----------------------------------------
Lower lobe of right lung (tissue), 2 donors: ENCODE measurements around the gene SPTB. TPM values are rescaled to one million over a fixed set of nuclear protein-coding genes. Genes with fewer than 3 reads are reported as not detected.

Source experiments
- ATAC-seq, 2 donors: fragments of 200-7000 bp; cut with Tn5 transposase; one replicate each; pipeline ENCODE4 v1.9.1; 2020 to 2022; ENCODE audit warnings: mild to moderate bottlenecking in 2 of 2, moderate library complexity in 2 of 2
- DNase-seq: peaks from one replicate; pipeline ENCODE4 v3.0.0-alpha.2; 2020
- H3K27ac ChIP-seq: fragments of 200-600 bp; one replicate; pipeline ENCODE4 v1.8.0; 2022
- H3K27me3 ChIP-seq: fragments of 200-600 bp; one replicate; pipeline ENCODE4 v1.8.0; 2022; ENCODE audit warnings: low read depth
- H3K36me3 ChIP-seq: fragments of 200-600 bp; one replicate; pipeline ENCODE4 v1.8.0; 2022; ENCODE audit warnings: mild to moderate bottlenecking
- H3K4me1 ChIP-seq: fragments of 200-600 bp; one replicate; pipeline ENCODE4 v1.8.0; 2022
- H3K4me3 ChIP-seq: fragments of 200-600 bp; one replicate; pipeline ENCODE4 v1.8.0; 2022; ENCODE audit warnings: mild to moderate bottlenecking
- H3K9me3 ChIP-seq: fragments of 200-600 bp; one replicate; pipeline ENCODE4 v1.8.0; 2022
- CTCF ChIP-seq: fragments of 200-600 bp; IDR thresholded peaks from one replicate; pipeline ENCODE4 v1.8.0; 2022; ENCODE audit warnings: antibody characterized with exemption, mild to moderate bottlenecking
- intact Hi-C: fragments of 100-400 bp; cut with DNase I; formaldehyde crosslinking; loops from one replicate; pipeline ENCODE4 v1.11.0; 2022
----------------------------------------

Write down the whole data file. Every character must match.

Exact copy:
Lower lobe of right lung (tissue), 2 donors: ENCODE measurements around the gene SPTB. TPM values are rescaled to one million over a fixed set of nuclear protein-coding genes. Genes with fewer than 3 reads are reported as not detected.

Source experiments
- ATAC-seq, 2 donors: fragments of 200-7000 bp; cut with Tn5 transposase; one replicate each; pipeline ENCODE4 v1.9.1; 2020 to 2022; ENCODE audit warnings: mild to moderate bottlenecking in 2 of 2, moderate library complexity in 2 of 2
- DNase-seq: peaks from one replicate; pipeline ENCODE4 v3.0.0-alpha.2; 2020
- H3K27ac ChIP-seq: fragments of 200-600 bp; one replicate; pipeline ENCODE4 v1.8.0; 2022
- H3K27me3 ChIP-seq: fragments of 200-600 bp; one replicate; pipeline ENCODE4 v1.8.0; 2022; ENCODE audit warnings: low read depth
- H3K36me3 ChIP-seq: fragments of 200-600 bp; one replicate; pipeline ENCODE4 v1.8.0; 2022; ENCODE audit warnings: mild to moderate bottlenecking
- H3K4me1 ChIP-seq: fragments of 200-600 bp; one replicate; pipeline ENCODE4 v1.8.0; 2022
- H3K4me3 ChIP-seq: fragments of 200-600 bp; one replicate; pipeline ENCODE4 v1.8.0; 2022; ENCODE audit warnings: mild to moderate bottlenecking
- H3K9me3 ChIP-seq: fragments of 200-600 bp; one replicate; pipeline ENCODE4 v1.8.0; 2022
- CTCF ChIP-seq: fragments of 200-600 bp; IDR thresholded peaks from one replicate; pipeline ENCODE4 v1.8.0; 2022; ENCODE audit warnings: antibody characterized with exemption, mild to moderate bottlenecking
- intact Hi-C: fragments of 100-400 bp; cut with DNase I; formaldehyde crosslinking; loops from one replicate; pipeline ENCODE4 v1.11.0; 2022